Parents Weekend policy reignites dorm security talk
Dormitory security procedures during Parents Weekend have rekindled undergraduate resentment toward new security policies implemented at the beginning of the semester.
In a letter sent in October to undergraduate residence halls, Dan Roderick, the director of housing operations, stated that Residential Life & Dining collaborated with the Parents Association and security staff members to develop a policy aimed at facilitating families’ access to dorms.
“Starting at 8:00 am on Friday, October 24, 2014 and ending at 11:00 pm on Sunday, October 26, 2014, all families who have Parents Weekend name badges only need to present their name badge and a government-issued ID to the desk attendant for verification when entering any undergraduate residence hall. They will not need to be signed in,” said Roderick in the letter.
For MIT students and affiliates, normal security policies applied over Parents Weekend: those on a resident’s guest list were required to tap their IDs to enter dorms; others had to be personally escorted past security by a resident.
Many students criticized the more lenient protocol for parents during Parents Weekend.
In an email thread sent out to Random Hall and East Campus discussion forums and other relevant lists, Random Hall resident David Kaufman ’16 wrote, “Not all students are so accepting of surprise parental visits. And I’m sure most of us think that parents of non-Randomites don’t have any business walking into the building unaccompanied.”
“Not all students are comfortable having their parents enter their living space,” added Samuel Dukhovni ’17 in the same email thread, the various branches of which had 100 or more posts in total. “This could present serious risks to student security in the case of abusive parents.”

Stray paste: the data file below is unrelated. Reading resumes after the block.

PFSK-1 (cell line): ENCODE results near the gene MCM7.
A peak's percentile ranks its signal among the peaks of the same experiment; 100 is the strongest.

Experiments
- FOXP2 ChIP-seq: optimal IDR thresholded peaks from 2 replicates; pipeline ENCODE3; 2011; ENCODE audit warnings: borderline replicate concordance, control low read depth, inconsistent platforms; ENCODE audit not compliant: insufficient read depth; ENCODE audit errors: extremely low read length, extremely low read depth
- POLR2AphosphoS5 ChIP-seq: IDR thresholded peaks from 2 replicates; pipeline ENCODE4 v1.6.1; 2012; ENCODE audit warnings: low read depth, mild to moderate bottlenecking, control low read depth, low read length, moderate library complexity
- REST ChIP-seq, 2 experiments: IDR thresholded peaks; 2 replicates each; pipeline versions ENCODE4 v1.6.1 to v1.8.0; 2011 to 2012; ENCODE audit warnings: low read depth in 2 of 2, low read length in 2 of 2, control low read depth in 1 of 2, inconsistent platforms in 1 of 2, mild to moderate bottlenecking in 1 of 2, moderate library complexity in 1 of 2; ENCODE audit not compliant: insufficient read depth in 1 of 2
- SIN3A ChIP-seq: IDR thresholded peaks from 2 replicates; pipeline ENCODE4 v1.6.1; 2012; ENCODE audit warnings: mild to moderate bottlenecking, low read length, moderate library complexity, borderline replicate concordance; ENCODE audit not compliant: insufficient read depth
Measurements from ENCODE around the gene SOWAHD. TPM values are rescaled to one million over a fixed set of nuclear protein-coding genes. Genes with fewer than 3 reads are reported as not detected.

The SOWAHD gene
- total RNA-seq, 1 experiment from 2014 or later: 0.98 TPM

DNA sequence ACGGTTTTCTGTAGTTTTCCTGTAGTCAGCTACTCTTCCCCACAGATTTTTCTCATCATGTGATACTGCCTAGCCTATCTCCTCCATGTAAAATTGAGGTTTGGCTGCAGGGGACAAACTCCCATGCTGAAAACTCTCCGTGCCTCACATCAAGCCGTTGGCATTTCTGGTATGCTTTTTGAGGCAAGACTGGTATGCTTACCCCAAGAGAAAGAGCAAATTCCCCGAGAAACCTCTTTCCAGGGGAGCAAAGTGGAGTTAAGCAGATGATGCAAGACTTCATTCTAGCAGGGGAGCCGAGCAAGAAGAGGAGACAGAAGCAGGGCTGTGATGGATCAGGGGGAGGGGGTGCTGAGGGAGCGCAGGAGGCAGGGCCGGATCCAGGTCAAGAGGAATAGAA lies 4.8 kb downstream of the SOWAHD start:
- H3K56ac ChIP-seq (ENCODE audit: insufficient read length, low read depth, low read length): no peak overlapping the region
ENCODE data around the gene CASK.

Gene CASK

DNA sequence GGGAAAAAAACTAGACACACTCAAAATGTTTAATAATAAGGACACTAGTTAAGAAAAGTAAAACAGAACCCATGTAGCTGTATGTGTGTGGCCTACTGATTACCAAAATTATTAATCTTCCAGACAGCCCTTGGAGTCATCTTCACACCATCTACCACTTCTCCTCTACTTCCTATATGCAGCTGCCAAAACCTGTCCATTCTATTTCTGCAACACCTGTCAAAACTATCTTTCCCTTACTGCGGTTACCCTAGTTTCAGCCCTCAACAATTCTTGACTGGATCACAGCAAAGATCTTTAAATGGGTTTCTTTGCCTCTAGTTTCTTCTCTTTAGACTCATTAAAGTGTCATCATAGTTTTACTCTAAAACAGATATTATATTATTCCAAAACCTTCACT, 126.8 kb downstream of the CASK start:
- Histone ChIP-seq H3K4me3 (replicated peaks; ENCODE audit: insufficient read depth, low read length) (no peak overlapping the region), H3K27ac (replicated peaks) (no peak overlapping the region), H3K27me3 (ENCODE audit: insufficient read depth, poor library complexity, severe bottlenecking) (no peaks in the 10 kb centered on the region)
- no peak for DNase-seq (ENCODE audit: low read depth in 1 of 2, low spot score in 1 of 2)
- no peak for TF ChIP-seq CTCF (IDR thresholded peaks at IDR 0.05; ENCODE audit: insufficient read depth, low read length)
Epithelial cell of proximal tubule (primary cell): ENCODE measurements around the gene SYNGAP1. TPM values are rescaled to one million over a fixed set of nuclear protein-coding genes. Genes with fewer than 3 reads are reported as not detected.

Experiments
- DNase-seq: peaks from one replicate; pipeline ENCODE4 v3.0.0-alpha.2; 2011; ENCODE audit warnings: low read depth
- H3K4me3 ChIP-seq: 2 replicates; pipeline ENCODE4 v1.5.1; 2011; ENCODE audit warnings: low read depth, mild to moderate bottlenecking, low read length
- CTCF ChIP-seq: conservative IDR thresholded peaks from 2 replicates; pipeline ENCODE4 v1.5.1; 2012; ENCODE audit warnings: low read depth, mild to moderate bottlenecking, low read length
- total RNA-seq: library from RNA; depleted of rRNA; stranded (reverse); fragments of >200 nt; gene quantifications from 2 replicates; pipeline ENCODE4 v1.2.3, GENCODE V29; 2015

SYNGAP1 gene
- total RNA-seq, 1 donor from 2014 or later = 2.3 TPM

The discussion about dorm security during Parents Weekend expanded to related issues, such as having security cameras posted around the entrances of residence halls as well as difficulties faced by residents trying to enter their dorms without their student ID.
Students also brought up concerns about hired security guards replacing the student desk workers that some preferred in smaller dorm communities.
Many of the issues discussed centered around East Campus and Random Hall, but the conversation also included problems faced by MacGregor and Next residents.
A Facebook group called “MIT Dorm Security Is Broken” was created in September and has over 150 members. According to the group’s description, it is meant to help MIT students share their experiences with dorm security, as well as discuss potential policies to address aspects of dorm security many students dislike.
The creator of the Facebook group, Morris Alper ’16, said in an email to The Tech that he created the group because he felt that students from all dorms needed a forum to discuss improving dorm security. He added that the ongoing problems with dorm security are nothing new and that some students have not been able to access the MacGregor convenience store or have had to personally escort guests even if they were already on a guest list.
“I think it’s important for us to do this because as of yet the MIT administration has not been receptive to our complaints, and I want to show them that we are more than a few isolated individuals and that we have real constructive advice to give,” Alper said in an email to The Tech.
Dorm security was also the subject of a WMBR segment Monday evening.
A separate mailing list, email@example.com, was also created so that students could share their ideas about dorm security without adding to traffic on residence hall email lists.